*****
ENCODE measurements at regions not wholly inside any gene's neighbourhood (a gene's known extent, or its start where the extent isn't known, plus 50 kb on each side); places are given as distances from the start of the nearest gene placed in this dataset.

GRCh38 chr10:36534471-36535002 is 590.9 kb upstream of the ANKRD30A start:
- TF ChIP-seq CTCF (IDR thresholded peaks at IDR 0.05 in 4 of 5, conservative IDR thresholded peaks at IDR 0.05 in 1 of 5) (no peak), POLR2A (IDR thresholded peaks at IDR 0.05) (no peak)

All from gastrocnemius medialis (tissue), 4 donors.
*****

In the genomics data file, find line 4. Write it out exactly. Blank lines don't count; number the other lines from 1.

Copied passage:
All from gastrocnemius medialis (tissue), 4 donors.